Listen to someone who just returned from the Grand Canyon or the Northern Lights

These are the big boxes of Joy. But daily, there are smaller parcels waiting for us to notice and unwrap too.

One of the most surprising places to find Joy is in Scripture! Listening to God speak to us is life-giving and adds to the quotient of joy in the depths of our soul; even if we do not immediately feel it.
Like a filled up petrol tank, we don't immediately go faster; but we soon know we can go on longer.

My son has just walked in. He is moping because his Math homework is making him think so hard. I read this verse in John 15 with him and I ask him,

Who is saying this?
Now, think, when you read your Bible or listened to God, did you hear something that put joy in you?
- Ya, when God tells me He loves me, I feel so full of joy inside. 

{his mood lifts! thank Goodness}

Perhaps you and I need to read and listen more consistently.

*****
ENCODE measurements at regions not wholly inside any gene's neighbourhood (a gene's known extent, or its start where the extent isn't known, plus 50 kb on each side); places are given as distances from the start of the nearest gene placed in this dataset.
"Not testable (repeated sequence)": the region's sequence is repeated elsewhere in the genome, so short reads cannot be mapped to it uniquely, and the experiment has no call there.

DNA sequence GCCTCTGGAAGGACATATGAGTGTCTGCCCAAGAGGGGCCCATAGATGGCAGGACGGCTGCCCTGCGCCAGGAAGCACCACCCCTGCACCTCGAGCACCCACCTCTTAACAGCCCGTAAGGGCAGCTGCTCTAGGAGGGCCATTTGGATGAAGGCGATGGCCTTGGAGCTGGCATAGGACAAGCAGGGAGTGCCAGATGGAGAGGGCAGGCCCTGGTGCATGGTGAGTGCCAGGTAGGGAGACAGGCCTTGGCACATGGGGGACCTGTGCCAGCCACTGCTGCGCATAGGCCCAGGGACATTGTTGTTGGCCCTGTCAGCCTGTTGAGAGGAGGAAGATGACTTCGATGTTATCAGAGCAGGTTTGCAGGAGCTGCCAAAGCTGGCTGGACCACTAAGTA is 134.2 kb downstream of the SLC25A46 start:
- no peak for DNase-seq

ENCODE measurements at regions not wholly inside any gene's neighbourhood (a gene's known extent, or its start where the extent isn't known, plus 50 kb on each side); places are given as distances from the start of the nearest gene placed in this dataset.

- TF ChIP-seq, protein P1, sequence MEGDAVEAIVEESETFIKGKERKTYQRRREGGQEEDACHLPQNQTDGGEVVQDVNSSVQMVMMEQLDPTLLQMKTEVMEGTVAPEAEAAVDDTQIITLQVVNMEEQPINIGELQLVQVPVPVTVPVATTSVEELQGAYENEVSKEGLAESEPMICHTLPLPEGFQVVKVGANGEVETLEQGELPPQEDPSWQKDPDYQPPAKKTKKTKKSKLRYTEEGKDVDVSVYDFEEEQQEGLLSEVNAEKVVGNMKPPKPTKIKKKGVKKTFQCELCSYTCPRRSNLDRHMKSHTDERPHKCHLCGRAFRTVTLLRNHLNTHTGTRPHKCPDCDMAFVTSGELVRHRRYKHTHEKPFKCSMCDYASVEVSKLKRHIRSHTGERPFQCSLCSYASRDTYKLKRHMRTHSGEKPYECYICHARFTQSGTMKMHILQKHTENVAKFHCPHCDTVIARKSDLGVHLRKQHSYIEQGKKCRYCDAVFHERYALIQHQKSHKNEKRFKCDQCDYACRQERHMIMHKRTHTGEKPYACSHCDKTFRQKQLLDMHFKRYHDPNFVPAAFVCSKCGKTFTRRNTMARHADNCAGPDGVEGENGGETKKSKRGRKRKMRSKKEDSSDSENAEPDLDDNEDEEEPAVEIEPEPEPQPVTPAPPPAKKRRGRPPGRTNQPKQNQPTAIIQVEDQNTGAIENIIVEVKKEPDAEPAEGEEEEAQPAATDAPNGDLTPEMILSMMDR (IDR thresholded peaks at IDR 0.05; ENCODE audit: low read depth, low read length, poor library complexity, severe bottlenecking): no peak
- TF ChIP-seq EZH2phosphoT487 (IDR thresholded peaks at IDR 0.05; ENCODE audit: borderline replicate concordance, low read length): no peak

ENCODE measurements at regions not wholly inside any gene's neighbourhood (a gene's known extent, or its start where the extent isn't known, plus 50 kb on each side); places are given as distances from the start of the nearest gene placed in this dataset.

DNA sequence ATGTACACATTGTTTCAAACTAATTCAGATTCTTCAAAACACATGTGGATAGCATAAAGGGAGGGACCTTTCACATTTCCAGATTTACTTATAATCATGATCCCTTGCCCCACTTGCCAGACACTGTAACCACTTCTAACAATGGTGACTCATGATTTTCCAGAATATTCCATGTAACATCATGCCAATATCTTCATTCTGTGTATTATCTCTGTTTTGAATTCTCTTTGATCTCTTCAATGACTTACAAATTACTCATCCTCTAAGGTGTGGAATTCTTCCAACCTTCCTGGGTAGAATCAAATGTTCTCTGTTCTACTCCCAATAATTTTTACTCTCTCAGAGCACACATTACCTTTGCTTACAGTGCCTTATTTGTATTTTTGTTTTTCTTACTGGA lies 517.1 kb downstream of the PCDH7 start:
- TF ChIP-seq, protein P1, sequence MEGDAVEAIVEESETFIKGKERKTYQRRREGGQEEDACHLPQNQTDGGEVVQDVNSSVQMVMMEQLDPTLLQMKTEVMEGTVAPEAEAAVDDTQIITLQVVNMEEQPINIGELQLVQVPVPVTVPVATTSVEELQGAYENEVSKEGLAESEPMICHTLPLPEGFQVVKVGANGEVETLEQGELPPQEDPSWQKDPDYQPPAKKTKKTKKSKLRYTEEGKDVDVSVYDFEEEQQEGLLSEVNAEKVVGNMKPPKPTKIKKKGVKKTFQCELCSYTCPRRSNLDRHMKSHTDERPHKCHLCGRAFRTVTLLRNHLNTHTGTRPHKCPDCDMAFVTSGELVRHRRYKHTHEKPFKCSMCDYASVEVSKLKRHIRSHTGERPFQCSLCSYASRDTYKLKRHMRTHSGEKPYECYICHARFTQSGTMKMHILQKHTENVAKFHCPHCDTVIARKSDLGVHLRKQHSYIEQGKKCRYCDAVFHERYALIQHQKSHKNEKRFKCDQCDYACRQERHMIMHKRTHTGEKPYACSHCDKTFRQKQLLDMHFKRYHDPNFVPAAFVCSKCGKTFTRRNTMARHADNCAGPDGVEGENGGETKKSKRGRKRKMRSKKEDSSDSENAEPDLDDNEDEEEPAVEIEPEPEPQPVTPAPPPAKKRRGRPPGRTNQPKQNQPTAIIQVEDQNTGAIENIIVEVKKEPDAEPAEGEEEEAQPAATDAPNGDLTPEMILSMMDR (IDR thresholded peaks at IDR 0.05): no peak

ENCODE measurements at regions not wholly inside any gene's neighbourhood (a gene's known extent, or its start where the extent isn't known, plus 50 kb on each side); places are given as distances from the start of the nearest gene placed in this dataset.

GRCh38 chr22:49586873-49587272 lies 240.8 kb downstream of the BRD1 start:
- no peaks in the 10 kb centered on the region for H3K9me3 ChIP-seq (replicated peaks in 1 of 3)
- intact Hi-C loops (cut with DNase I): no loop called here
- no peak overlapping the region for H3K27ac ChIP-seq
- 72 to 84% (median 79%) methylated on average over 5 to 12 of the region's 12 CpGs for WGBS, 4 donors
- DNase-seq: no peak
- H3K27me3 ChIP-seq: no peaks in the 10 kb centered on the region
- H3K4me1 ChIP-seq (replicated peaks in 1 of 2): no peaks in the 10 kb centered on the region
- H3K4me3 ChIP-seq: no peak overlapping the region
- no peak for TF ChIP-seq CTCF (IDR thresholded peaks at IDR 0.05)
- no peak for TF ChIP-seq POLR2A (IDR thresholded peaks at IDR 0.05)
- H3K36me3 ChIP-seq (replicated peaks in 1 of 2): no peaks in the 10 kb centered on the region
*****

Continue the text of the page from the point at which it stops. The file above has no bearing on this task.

Indeed, this past week as I continue to Jeremiah the prophet, I also found myself drawn to those familiar words Jesus spoke about becoming like children. At once I know why my joy quotient is dipping. I am acting all grown-up again trying to figure out life instead of leaning into Everlasting Arms... Yes it's a paradox friends: we need to grow, we need to solve, we need to wrestle and at the same time, we need to let go, rest, trust.

Just imagine if it were only life on one end of the paradox: all strife and self-dependence! Good grief, then happiness and joy will be all hard-won battle scars. Ouch. Thankfully, it doesn't have to be so.

It's a crazy world, and you and I need Joy to find our song in it. For we do so much want to be happy. So how about these pictures for a start:

9 Oct 2014

because the rants tire us all..and the Word calls us to mind our words

When I saw the tag on facebook, honestly, I went "O no...".  There is this one-up-man-ship these days especially on the social media platforms. We challenge notions, question actions, and accuse so readily, and easily.